Friday, March 14, 2008

Hotel Mini Bars

I spend over 200 nights a year in hotels around the world. As you can imagine, in-room mini bars play a significant part in my life. Most of them are unimaginative and average. There are notable exceptions such as the Delano in South Beach Miami, which is all about sun, sand and sex, and the Metropolitan in London, which has the same focus (just without the sun). I would also add the Hotel Monaco in San Francisco, which is West Coast funky.

Most hotels just go for bland. For a start, they put middle of the road, everyday brands in the fridge and charge a 400% premium. How irritating is that? Being everyday brands, they have no mystery and you are only too well aware of how much you are being gouged on price. Another pet hate is the location of mini bars. There seems to be some in-house joke that has fridges hidden out of sight or requiring yoga-trained dexterity to bend down to floor level (often in the middle of the night), risking serious injury to life and limb. This isn’t how we stock drinks at home or in bars so why would you do it in a hotel room? Finding a new solution that delivers a quality experience at eye and hand level would be a major breakthrough in hotel culture.

What makes the ideal mini bar? Here are 10 ideas to work with.

1. Physically, it needs to be at eye level, easy to open, big enough for you to put your own supermarket soft drink purchases inside. It should not hum or make an unpleasant noise during the night.

2. It should be full of local goodies that you haven’t tried and don’t know the price of.

3. A great mini bar will have a dual focus on indulgence and health. Indulgent foods for when you’re feeling all alone, miserable, depressed after a bad meeting. Healthy foods for when you’re feeling motivated, committed and inspired.

4. They should all feature a mixture of savory and sweet snacks. Savory to be enjoyed with a quiet beer or glass of wine; sweet for midnight cravings brought on by jetlag.

5. Half a half bottle of a very good Bordeaux within arm’s reach, along with screw cap bottles of New Zealand Sauvignon Blanc for 2-3 day stays. Essential in every mini bar.

6. The best two local beers, in bottles, ice cold.

7. It should have some ready to take, hard to find, gift items for the inevitable situation where you’re rushing to meet someone and don't have time to pick anything up.

8. Packets of potato chips and snacks in local flavors you have never tried before on the top shelf.

9. And don’t forget pre and post hangover cures/preventives. Add to that lots of water, aspirin and Berocca.

10. Finally, we can live without the Toblerone and Snickers bars. Replace these tired old war horses with the best local milk chocolate available.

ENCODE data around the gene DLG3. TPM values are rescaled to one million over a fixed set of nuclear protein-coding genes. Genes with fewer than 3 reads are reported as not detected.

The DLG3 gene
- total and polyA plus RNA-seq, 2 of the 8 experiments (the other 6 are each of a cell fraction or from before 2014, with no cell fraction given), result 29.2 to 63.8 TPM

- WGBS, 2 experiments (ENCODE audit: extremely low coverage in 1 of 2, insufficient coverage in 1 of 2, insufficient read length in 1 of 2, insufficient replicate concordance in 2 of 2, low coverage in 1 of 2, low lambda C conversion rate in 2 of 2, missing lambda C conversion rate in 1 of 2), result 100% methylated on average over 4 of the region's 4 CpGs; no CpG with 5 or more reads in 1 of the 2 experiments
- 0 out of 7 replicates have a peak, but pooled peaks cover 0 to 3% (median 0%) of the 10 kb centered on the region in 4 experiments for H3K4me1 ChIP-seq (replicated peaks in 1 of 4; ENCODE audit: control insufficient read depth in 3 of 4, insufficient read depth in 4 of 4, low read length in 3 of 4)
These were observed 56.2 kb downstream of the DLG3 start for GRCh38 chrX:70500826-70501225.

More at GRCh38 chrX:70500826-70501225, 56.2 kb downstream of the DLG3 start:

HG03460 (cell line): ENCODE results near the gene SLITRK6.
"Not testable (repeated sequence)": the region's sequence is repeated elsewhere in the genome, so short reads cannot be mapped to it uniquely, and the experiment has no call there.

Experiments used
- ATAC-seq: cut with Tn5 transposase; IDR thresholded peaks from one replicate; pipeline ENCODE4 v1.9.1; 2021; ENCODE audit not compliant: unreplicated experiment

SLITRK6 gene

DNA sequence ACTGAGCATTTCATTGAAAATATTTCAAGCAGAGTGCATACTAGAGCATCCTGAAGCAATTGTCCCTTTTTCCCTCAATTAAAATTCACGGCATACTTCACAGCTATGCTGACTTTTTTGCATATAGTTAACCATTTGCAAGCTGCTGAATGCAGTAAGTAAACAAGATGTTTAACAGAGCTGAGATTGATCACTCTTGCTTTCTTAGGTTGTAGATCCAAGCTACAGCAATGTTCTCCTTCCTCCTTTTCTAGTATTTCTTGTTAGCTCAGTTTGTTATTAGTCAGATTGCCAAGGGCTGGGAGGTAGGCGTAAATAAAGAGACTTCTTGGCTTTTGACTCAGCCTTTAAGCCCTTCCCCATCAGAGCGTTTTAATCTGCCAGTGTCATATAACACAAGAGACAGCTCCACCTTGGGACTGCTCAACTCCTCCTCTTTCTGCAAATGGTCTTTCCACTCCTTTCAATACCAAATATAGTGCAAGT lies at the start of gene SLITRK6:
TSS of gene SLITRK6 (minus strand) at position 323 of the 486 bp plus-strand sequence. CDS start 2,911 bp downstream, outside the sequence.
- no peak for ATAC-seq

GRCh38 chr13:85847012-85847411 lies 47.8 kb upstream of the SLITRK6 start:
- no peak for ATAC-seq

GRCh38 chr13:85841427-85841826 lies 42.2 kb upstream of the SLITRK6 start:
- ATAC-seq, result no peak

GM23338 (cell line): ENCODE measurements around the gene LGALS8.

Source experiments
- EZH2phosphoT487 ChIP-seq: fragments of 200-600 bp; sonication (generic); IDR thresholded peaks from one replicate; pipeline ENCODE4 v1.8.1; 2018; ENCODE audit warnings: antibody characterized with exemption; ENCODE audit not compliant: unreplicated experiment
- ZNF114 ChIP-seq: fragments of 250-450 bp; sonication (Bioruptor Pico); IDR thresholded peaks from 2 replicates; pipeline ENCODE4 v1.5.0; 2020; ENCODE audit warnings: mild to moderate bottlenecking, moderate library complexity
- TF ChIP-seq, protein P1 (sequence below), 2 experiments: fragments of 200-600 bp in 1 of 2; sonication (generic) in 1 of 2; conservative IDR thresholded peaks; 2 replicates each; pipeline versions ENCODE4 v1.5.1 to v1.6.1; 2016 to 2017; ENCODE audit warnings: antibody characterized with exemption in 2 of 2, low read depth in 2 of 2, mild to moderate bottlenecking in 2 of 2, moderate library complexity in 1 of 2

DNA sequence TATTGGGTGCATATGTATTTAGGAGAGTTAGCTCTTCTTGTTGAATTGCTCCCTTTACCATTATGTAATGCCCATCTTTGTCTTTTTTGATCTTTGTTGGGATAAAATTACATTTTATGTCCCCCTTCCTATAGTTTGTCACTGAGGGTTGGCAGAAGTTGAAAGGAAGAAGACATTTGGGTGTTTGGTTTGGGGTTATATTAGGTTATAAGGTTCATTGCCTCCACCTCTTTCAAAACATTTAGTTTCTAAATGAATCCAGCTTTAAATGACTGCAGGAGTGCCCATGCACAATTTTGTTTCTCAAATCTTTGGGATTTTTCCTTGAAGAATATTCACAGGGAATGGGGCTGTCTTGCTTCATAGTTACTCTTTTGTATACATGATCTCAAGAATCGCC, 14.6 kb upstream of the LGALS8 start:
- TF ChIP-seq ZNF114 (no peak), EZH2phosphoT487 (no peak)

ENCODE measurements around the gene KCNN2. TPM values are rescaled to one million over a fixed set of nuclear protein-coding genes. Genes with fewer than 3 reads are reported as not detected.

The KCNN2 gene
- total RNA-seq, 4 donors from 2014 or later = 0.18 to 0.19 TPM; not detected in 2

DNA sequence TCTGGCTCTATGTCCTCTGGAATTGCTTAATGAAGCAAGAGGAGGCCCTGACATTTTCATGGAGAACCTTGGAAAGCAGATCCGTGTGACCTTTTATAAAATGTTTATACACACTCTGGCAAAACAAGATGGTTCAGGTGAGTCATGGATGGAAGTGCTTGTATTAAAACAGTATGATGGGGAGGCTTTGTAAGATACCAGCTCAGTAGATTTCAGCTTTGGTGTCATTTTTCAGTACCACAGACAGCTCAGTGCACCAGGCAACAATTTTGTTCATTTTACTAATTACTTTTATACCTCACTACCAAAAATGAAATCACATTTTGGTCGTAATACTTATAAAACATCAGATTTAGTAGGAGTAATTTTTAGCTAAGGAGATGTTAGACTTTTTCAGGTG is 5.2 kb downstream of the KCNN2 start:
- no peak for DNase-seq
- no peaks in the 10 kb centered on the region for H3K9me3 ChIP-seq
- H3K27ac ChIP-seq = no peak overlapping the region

Ian said...

You are quite right Kevin; we have all been ripped off by hotel mini-bars, where is an innovative and cost-effective alternative?

London's Hoxton Hotel has a refreshingly different offering: an in-room fridge with complimentary mineral water and real fresh milk. And then a foyer shop which offers all the minibar usuals but at normal retail prices. It's a shock paying 65pence for some pringles (normal minibar price - £3). And, there's always the minimart over the road for a bottle of Evian or some Cobra beers to take back and stack in the in-room fridge.

In that respect, the Hoxton is a rip-off-free-zone...

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Susan Plunkett said...

I agree! I don't stay in hotels that often but what an uninspired lot the mini bars are and yes! to the noise and position angle. Air cons are often very noisy also - rattling away like an old tram trolley - and TV settings are generally problematic.

Hotels do need to consider the kind of fare they put in mini-bars against lifestyle choices these days. I love cashews but don't need to sift the ones you inevitably find from the salt mine they are covered in. And yes, please, no Snickers and small packets of M&M's - indeed, lets savour some local fare in these directions.

I would add some small bottles of good quality mineral water and bottles of fresh pure water.

Other items in hotel rooms:

I'd also welcome a return to proper stationary. One small sheet of paper is inadequate - and please, update the local restaurant scene info in the room book often!

And those tiny little milks they have - usually the UHT kind - they consider one of those adequate for a cup of coffee or tea and that you may have 3 cups a day. Please don't be so stingy on those Mr and Mrs Hotel chain!

Sun, sand and sex? What do you get there Kevin? I have an image of a scrapper, a bottle of UV, a spray container of insect repellent and condoms. LOL How trite I sound.

Anonymous said...

Many less luxurious hotels and motels leave mini fridges on with/without food or drinks to chill. This energy consumption is a sustainability issue, and for me, takes priority over what kind of beer or snacks lie within.

giangi said...

As for Toblerone I don't agree with you :I found myself last November in A'dam, totally drunk one morning in my hotel room drawing"love marks" on the hotel room walls using a toblerone bar as a crayon.That was amazing, I was feeling like a rock star.
Can we talk about food design tools?

Piotr Jakubowski said...

Definitely agree about the beer and the local foods.

I recently went to Vegas on a business trip, and noticed that the minibars there have some kind of pressure sensitive contraptions in there. Knowing that they were trying to screw me over with the prices, I walked to the supermarket across the street to get $1 water (as opposed to $4) and when I got back I opened the fridge up to put it in. "Items removed from the fridge will be charged". Damn it.

At least water tastes fine warm.

Kevin Roberts said...

Giangi, you'd have been better with a Bassetts Liquorice stick! KR.

Anonymous said...

Good advice for Hoteliers Kev!

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